Women and heart disease – The warning signs that could save a life

February 2013 View more

NMAG0213_HealthFebruary is American Heart Health Month. For women, taking proper care of your blood-pumping machine is more important than ever. Cardiovascular disease is the number one killer for women, more so than breast cancer. In fact, women have a one in three chance of getting heart disease compared to a one in eight chance of getting breast cancer.


Many believe that heart disease is a man’s disease. However, according to statistics, women are just about as likely to have a heart attack as men. However, women are more likely to die after their first heart attack because women’s symptoms are different than those for men. “Most women will feel a sensation in their chest that they don’t like to call chest pain. They think of it as heaviness, discomfort or heartburn. So they often get misdiagnosed,” said Dr. Annabelle Volgman, medical director of the Rush Heart Center for Women at Rush University Medical Center. Women may wait to talk to their doctor, perhaps out of denial or not being aware of both typical and atypical heart attack symptoms.

Men usually experience crushing chest pain during a heart attack, while women rarely feel it coming. Women may experience shortness of breath, back or jaw pain, and flu-like symptoms. They may not have chest pain at all. And age can also be misleading. “Younger women have a higher mortality rate than older women and men of their same age. There is often a delay in their diagnosis since they are not expected to have heart disease. Big mistake,” said Dr. Volgman.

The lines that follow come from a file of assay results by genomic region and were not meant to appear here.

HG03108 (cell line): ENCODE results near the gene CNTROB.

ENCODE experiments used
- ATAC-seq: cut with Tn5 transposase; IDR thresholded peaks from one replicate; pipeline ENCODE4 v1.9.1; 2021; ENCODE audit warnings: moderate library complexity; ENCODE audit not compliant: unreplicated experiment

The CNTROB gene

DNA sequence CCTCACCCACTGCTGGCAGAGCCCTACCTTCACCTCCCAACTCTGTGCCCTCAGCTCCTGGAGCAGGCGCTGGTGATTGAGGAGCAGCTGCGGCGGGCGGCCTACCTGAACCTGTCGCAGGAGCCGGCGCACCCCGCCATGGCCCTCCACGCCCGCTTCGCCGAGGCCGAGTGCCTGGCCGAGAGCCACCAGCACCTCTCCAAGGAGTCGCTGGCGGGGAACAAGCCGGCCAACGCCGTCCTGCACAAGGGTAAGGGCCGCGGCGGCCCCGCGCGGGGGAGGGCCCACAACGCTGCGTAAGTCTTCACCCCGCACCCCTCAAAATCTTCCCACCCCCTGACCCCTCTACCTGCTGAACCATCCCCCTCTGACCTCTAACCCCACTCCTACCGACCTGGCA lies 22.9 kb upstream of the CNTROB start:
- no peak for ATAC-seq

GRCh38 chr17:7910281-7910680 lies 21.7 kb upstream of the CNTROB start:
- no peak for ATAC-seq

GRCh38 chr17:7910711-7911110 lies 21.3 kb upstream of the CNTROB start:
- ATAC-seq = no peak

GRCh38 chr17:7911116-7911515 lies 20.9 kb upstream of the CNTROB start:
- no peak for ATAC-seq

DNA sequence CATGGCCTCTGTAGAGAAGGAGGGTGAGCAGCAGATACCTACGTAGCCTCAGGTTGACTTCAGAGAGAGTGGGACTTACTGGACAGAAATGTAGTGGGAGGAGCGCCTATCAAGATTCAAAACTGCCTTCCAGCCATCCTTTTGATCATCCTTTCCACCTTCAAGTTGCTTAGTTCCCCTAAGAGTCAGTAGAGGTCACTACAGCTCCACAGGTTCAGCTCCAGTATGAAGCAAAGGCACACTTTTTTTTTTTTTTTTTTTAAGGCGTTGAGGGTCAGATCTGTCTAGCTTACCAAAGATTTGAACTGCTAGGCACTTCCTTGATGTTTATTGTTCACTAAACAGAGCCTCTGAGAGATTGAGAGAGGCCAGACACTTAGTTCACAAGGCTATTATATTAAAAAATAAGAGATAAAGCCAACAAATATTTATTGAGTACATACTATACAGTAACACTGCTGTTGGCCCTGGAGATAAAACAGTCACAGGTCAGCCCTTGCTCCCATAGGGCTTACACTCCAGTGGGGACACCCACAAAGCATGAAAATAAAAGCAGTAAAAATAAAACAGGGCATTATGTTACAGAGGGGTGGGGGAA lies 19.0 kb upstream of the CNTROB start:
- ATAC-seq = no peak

When you have too much cholesterol in your blood, it builds up in your arteries. This increases your risk of developing heart disease. Knowing your cholesterol numbers is key, even when you’re feeling healthy. If your levels are too high, your doctor will more than likely suggest lifestyle changes and medications. About one in every two American women has high cholesterol. The condition usually has no signs or symptoms, so many people don’t know their levels are unhealthy. To determine your cholesterol level, doctors will often recommend a cholesterol screening. If you have family history of heart disease or high cholesterol, you should be particularly aggressive in monitoring your cholesterol levels.

Recommended Screening Schedule for Women:

Once during childhood: The American Academy of Pediatrics recommends all children have a baseline cholesterol screening between the ages of 9 and 11.

The teen years: This is especially important if there are any risk factors of cardiovascular disease.

At age 20, and every five years:  This follows the recommendations of the American Heart Association.

What you do each day can determine your risk for cardiovascular disease. It develops over a period of time, and you might not become aware of it, until it’s too late. So ladies, take a moment during this Heart Health Month to make sure you’re living a healthy lifestyle. “Be screened for risk factors such as blood pressure, lipids (cholesterol, triglycerides), family history, diabetes and cigarette smoking. If they have these risk factors, they need to get taken care of if possible,” said Dr. Volgman.